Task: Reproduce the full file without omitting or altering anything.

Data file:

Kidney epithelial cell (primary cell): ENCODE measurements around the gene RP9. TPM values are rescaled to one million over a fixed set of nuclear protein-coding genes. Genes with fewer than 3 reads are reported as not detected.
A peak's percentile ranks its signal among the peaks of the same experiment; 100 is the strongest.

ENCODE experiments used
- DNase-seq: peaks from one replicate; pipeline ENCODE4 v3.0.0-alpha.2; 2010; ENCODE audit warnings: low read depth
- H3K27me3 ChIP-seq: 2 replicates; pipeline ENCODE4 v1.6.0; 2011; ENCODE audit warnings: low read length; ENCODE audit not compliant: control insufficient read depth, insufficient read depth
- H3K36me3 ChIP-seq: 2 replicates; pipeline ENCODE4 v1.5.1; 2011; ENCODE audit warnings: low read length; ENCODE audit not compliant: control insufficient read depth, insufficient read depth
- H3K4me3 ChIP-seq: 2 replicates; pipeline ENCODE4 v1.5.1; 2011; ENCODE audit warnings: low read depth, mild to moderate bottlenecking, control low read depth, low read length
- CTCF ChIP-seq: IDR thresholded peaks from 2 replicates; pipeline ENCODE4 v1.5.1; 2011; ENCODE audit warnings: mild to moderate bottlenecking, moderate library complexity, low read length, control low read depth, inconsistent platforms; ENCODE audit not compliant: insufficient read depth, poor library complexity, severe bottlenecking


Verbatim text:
Kidney epithelial cell (primary cell): ENCODE measurements around the gene RP9. TPM values are rescaled to one million over a fixed set of nuclear protein-coding genes. Genes with fewer than 3 reads are reported as not detected.
A peak's percentile ranks its signal among the peaks of the same experiment; 100 is the strongest.

ENCODE experiments used
- DNase-seq: peaks from one replicate; pipeline ENCODE4 v3.0.0-alpha.2; 2010; ENCODE audit warnings: low read depth
- H3K27me3 ChIP-seq: 2 replicates; pipeline ENCODE4 v1.6.0; 2011; ENCODE audit warnings: low read length; ENCODE audit not compliant: control insufficient read depth, insufficient read depth
- H3K36me3 ChIP-seq: 2 replicates; pipeline ENCODE4 v1.5.1; 2011; ENCODE audit warnings: low read length; ENCODE audit not compliant: control insufficient read depth, insufficient read depth
- H3K4me3 ChIP-seq: 2 replicates; pipeline ENCODE4 v1.5.1; 2011; ENCODE audit warnings: low read depth, mild to moderate bottlenecking, control low read depth, low read length
- CTCF ChIP-seq: IDR thresholded peaks from 2 replicates; pipeline ENCODE4 v1.5.1; 2011; ENCODE audit warnings: mild to moderate bottlenecking, moderate library complexity, low read length, control low read depth, inconsistent platforms; ENCODE audit not compliant: insufficient read depth, poor library complexity, severe bottlenecking